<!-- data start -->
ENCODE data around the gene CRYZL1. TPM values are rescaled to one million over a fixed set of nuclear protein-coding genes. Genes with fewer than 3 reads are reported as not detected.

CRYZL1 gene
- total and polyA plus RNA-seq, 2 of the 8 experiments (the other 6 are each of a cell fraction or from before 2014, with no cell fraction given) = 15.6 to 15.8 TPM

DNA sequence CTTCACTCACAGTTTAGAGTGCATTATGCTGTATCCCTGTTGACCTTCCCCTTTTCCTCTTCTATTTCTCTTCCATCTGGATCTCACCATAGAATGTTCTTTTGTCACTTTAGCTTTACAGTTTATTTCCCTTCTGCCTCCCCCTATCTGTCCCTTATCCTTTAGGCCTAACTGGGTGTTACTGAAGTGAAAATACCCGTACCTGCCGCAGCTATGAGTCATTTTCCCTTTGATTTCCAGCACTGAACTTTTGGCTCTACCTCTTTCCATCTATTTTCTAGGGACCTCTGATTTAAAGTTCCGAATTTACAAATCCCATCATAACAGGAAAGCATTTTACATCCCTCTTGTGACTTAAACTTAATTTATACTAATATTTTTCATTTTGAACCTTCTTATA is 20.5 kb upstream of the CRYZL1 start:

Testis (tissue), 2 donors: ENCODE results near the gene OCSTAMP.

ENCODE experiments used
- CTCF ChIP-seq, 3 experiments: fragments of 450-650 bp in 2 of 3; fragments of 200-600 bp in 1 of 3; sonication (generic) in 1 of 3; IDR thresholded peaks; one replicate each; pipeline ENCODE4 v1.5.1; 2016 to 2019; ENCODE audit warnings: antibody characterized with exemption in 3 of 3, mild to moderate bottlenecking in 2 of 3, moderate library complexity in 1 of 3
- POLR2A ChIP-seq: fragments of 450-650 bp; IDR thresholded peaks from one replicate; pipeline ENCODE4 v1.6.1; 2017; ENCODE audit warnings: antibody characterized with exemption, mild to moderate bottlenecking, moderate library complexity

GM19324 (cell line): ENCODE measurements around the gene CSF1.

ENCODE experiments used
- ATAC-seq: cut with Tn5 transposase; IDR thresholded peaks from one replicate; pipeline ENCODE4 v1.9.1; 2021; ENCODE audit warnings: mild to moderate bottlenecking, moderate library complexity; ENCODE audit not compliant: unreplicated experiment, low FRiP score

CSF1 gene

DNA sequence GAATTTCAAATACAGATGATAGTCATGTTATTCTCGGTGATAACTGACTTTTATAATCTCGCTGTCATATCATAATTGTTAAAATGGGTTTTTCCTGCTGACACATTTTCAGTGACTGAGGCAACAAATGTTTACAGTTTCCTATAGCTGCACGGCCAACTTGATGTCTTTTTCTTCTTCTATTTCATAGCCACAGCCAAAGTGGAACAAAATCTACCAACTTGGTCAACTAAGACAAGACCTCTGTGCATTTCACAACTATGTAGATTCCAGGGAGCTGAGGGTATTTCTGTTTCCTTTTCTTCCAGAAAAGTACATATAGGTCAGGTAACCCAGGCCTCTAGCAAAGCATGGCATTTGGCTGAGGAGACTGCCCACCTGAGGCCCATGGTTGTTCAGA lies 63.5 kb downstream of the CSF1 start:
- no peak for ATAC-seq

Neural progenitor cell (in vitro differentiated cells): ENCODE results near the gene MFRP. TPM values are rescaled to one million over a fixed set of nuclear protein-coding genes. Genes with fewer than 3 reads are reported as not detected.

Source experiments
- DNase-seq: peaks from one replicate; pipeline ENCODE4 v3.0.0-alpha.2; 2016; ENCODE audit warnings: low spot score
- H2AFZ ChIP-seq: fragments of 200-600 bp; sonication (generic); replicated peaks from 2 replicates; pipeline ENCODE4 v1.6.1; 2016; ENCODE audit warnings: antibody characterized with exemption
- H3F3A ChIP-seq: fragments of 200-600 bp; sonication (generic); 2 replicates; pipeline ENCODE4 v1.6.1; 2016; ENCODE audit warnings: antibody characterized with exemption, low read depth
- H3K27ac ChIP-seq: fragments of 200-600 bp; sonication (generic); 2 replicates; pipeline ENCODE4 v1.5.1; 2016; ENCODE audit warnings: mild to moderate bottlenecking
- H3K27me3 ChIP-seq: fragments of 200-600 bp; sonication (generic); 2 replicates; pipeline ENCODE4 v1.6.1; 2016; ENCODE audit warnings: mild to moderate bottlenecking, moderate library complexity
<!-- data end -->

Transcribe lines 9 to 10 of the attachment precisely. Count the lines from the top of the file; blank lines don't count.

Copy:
GM19324 (cell line): ENCODE measurements around the gene CSF1.

ENCODE experiments used